More and more, the Grateful Dead just seem tailor made for this era of free music streaming we’re living in now. They were always a great touring band, with incredible musical chops, as this new abridged version of the Pacific Northwest box set of this year will indicate. They seemed to never get sick of touring, which apparently today encompasses an increased importance in making money as a musician. Also, they would even let people take out recording devices and bootleg their shows to sell them, professing something like “We could either be cops and stop them from doing that, or go ahead and let them.” So there: they’ve always been giving their music out for free. Free streaming? Bring it on!
And freely stream this sucka I did, which is a good thing since being a hipster and getting the vinly doesn’t look like an option (Wikipedia only reports of it as a “three-CD live album”). Just to review, the original box set was only six CD’s, so in their “pruning,” so to speak, their discarding of the unneeded material for this three-CD abridged version, you might say they didn’t do too well, or just got sentimental and found a lot of tunes they weren’t willing to leave out.
Well, it’s gotta start somewhere. No pressure there. Opening with a bluesy number seems to be the usual approach with live Dead (except of course in the case of the actual Live/Dead colossus which boasts the 23-minute “Dark Star” as its introduction), as in the case of Dead Set and “Samson and Delilah,” which sort of has a similar to feel to “New Minglewood Blues.” The “China Cat Sunflower” version then trots in proudly but leaving a slightly thin impression, as perhaps opening tracks should, to give way to “I Know You Rider,” an old staple of the band’s live albums (the excellent Europe ’72, et. al.) with a gorgeous piano solo and a simple, hypnotic vocal mantra.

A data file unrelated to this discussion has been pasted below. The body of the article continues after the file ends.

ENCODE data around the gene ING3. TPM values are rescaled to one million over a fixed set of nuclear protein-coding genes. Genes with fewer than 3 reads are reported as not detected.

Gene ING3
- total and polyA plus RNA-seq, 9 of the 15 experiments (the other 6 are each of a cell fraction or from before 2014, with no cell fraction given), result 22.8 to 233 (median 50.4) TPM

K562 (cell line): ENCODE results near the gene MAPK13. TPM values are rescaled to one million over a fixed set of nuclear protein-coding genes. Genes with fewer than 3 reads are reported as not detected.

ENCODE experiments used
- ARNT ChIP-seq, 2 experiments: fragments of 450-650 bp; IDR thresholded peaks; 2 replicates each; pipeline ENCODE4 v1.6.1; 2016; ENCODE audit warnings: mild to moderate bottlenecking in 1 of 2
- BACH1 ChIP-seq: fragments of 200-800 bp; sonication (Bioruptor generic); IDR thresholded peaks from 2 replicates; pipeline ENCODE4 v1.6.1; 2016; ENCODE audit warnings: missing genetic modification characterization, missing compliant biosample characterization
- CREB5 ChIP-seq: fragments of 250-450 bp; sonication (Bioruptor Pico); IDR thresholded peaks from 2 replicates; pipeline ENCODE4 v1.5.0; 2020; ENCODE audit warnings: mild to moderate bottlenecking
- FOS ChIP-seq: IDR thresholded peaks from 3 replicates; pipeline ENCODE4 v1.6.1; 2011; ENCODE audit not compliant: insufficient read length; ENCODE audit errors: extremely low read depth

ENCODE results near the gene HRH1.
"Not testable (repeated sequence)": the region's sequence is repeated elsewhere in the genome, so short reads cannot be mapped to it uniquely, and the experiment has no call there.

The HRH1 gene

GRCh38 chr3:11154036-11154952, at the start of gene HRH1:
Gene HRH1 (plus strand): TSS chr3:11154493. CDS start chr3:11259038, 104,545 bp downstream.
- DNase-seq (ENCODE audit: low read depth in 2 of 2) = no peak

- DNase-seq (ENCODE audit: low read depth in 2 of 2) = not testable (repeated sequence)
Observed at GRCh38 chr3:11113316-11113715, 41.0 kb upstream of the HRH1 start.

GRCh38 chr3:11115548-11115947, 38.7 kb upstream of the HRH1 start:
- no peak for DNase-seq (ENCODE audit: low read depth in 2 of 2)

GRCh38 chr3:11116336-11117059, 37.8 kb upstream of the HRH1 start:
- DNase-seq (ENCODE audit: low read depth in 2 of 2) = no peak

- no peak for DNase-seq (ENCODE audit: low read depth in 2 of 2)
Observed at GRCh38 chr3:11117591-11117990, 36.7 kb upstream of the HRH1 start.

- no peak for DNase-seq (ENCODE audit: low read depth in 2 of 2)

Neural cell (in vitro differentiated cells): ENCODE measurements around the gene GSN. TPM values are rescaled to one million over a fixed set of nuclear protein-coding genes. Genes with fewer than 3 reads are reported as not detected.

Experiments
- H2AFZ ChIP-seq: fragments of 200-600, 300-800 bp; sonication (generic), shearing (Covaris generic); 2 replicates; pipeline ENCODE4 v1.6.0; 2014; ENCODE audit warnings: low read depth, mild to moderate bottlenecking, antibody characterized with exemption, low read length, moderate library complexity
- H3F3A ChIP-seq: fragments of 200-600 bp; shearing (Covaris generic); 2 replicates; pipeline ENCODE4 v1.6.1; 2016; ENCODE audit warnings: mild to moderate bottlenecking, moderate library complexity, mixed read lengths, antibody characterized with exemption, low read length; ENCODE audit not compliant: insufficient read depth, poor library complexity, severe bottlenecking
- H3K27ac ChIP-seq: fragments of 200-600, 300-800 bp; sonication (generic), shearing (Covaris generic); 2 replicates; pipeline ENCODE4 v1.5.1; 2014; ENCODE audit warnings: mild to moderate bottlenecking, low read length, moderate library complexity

The early shocker to be was “Bird Song”: I have no idea if this is even a Grateful Dead original, as I don’t remember it from any of their other releases, let alone a typical song you’d hear at one of their concerts. At 14-and-a-half minutes, its anatomy certainly bespeaks confidence but is hardly too unique amidst this particular collection (I’m hoping this project doesn’t spoil me for regular-length songs), it’s got an incredibly NATURAL feel, full of little Dead-like anecdotes like “I’ll Show You Snow and Rain,” but also seems perfectly poised for explosion into one of their epic jams, which it undoubtedly proves to be. The seasoned Deadhead will especially appreciate the velvety but gritty guitar sound Jerry Garcia musters up here. From what it looks like on jerrygarcia.com, we was at this point still using the Fender Stratocaster that Graham Nash gave him as a gift (Garcia also apparently notorious for giving away axes when he chanced upon a new one), but the sound is incredible so credit whomever was in charge of recording these shows, which I believe would be Owsley Stanley, the British sound man and LSD guru. Without question, Garcia’s guitar takes the lead role on this album and speaks to the listener with a greater luminosity and character than any of the vocals.